The very first day of the GM meetings in Orlando did not end with Giancarlo Stanton jetting off to another city for an introductory press conference, but there were plenty of rumblings suggesting that scenario may occur in the not-too-distant future.
The situation is pretty clear for the Marlins: they cannot afford to have the payroll as high as it is (in the region of $140 million next season for the current roster) while they are operating at a loss, like they have been for the past few seasons. With that comes the painful task of having to move the face of the franchise and his $25 million salary.
The Cardinals, Red Sox, and Phillies all reportedly have serious interest in the 28 year-old, and regardless of whether or not the Marlins offer to kick-in some cash to cover Stanton's enormous salary in any potential deal, they will be searching for at least one elite prospect in return for arguably the most dominant hitter in franchise history.
What the Marlins need in order to break their postseason drought is quality starting pitching, as a lack thereof in 2017 was the main reason why a record-setting team, offensively, was playing golf the day after game 162 was played instead of gearing up for the playoffs. With that in mind, below is a brief look at the top pitching prospect from each of the aforementioned interested teams that may well end up in Miami's rotation at some point in the near future.
Alex Reyes, Cardinals
St. Louis’ top prospect and the the number 14 prospect in all of baseball (mlb.com mid-season rankings), Alex Reyes could well have been an established major league starter already if it was not for a slight UCL tear which required Tommy John surgery in February. Over 46 MLB innings (five starts) in 2016, Reyes went 4-1 with a 1.57 ERA while striking out 10.2 batters per nine innings.
He possesses a three-figure fastball at times, and throws it alongside a strong curveball and solid changeup which both result in a lot of empty swings. Reyes would be ready to start for Miami as soon as he is healthy and, once he cuts down on the number of walks he allows, he could quickly become the team's ace.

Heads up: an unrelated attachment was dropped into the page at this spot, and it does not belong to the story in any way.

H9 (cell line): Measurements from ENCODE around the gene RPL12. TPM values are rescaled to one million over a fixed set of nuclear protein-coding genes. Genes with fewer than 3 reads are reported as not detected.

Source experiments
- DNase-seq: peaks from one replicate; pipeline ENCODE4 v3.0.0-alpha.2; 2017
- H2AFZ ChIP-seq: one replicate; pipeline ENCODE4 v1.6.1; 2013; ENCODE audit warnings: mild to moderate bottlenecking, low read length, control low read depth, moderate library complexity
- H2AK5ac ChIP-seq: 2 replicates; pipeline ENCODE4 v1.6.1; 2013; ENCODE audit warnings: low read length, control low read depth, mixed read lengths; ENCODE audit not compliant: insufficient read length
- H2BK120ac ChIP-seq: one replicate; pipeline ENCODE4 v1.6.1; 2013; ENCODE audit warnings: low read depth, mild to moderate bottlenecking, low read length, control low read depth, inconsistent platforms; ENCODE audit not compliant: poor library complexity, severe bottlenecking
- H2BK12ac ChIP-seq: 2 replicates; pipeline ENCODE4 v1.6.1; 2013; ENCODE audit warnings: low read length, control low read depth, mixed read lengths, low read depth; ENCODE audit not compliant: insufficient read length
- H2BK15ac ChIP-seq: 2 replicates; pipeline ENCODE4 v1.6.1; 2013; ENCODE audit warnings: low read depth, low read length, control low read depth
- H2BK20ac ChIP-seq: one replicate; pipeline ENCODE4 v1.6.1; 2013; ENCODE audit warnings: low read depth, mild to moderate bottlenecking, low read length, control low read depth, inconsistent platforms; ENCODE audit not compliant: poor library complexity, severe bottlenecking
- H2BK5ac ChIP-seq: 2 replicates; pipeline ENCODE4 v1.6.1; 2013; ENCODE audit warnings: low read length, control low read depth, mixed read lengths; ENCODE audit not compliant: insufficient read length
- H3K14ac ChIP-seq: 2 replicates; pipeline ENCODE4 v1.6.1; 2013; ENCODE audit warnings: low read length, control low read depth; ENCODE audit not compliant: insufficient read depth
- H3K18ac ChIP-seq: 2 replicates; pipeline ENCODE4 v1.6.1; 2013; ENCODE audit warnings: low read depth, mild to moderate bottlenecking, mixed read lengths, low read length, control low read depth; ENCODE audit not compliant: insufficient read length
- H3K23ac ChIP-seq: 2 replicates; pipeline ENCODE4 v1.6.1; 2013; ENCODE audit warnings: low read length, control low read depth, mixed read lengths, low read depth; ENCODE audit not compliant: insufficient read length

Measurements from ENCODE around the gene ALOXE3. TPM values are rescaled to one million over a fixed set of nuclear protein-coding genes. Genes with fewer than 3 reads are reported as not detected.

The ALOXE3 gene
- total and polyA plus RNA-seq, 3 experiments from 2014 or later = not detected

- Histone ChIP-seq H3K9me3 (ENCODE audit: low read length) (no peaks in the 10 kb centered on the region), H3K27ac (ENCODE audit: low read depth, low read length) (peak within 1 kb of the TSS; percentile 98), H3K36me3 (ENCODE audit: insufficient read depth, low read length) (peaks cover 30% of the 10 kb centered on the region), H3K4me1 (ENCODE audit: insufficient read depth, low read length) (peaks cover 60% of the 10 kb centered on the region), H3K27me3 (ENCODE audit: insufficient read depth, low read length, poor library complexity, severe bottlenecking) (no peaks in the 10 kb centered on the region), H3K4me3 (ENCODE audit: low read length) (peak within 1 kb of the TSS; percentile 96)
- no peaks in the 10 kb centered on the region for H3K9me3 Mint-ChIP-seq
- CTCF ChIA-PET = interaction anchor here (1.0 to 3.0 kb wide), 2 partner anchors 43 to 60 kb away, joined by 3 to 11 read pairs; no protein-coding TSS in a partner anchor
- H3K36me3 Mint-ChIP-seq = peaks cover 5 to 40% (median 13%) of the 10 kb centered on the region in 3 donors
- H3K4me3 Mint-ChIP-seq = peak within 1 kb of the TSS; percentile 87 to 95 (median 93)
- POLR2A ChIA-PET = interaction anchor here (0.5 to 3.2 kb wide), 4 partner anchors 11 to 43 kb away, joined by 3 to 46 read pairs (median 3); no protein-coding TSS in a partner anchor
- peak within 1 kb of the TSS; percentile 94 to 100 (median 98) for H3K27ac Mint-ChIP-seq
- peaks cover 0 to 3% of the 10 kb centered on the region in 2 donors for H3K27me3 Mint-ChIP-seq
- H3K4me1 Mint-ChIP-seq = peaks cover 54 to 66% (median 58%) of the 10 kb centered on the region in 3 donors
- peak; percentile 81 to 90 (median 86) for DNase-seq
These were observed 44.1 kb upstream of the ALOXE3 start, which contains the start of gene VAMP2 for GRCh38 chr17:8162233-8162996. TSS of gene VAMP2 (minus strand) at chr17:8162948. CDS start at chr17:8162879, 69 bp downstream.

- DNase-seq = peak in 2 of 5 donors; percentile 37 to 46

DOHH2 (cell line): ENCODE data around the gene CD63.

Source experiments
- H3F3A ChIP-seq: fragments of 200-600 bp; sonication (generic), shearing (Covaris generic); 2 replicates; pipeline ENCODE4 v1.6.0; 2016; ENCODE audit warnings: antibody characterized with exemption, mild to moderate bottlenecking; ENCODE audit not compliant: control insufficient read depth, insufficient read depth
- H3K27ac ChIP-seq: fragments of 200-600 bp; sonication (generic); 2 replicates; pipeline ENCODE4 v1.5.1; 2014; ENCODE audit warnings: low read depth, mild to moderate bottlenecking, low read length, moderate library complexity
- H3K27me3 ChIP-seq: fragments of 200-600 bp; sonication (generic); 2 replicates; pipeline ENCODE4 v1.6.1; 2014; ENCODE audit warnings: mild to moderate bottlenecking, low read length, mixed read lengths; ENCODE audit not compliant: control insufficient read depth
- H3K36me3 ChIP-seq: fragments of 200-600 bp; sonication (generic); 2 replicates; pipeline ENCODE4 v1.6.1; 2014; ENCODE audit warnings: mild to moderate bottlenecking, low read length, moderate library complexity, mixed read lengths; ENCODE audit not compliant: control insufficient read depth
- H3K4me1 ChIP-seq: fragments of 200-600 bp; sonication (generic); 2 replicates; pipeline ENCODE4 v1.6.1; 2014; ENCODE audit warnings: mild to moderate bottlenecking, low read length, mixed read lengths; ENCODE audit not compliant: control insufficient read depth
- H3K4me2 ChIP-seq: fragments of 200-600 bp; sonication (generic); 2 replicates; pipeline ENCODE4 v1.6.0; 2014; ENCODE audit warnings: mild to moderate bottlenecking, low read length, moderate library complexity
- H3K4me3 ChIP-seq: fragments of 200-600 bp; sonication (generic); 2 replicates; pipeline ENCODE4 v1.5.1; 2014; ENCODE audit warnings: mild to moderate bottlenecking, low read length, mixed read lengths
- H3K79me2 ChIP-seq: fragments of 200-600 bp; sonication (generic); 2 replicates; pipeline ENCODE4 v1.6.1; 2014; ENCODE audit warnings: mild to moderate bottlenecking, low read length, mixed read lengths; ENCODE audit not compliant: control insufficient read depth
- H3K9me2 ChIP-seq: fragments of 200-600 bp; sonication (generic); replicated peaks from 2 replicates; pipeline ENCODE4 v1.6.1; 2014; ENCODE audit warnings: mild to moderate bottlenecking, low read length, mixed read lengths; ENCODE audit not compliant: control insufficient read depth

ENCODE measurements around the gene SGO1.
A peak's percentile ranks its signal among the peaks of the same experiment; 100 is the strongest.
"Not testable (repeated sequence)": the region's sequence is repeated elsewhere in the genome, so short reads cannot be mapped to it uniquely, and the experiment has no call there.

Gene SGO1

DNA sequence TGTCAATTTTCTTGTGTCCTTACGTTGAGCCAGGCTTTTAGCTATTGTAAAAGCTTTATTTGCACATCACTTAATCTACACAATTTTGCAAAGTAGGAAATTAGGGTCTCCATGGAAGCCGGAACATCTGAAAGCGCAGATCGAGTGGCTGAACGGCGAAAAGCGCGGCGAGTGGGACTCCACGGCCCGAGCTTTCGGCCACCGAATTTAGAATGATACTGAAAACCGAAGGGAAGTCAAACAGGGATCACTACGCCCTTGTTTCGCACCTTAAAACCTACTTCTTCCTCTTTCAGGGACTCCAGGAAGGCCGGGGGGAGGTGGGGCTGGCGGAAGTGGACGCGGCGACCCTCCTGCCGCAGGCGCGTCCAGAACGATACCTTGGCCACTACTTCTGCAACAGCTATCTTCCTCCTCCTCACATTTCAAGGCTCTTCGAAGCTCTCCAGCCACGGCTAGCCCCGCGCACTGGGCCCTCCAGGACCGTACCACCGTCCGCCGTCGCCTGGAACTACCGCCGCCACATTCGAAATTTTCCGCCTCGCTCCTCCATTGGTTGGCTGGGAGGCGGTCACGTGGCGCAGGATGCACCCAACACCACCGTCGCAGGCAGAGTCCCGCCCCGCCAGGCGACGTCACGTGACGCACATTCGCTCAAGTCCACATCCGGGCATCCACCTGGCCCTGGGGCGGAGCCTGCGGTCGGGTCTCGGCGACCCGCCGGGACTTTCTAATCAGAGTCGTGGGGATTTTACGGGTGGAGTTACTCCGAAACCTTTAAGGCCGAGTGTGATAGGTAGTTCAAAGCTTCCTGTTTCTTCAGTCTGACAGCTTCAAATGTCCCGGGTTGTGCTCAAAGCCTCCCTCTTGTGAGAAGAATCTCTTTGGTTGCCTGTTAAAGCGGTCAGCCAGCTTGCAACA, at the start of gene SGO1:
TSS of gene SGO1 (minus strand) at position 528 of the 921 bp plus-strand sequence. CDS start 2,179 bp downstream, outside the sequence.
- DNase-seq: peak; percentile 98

It is also worth noting right-hander Jack Flaherty, the Cardinals’ number three prospect (and number 47 in all of baseball). Another young pitcher who has been given a taste of the big leagues, Flaherty does not appear to have as high of a ceiling as Reyes right now, but he could be more of a safe bet due to not having undergone Tommy John surgery thus far in his career.
Jay Groome, Red Sox
Although a trade with Boston could involve a package centered around 2017 preseason number one prospect Andrew Benintendi as a direct replacement for Stanton in Miami's outfield, Jay Groome is an intriguing name, and he is currently the jewel of the Red Sox farm system. The number 42 prospect in baseball (and number four lefty) throws his fastball in the upper 90s, but it is his curveball which catches the attention of scouts. His newly-developed changeup has potential, but still needs work before it becomes a solid third pitch. At 19 years old, Groome needs some time to develop, but with a six-foot-six frame to build upon, and experts already comparing him to Roger Clemens, he could definitely be worth the wait.
Sixto Sanchez, Phillies
Sixto Sanchez (Phillies number two prospect, 46 in all of baseball) came out of nowhere to dominate the Gulf Coast league in 2016, and he enjoyed similar success this past season (3.03 ERA over 95 Single-A innings). Like the other two big name prospects in this article, Sanchez has a big-time fastball which he can ramp up to 98mph with tantalizing command. He has a smooth delivery, and his secondary, off-speed pitches show real promise. Like Groome, Sanchez would not make an immediate impact in Miami, but solid production from the middle of the rotation could well be possible by 2019.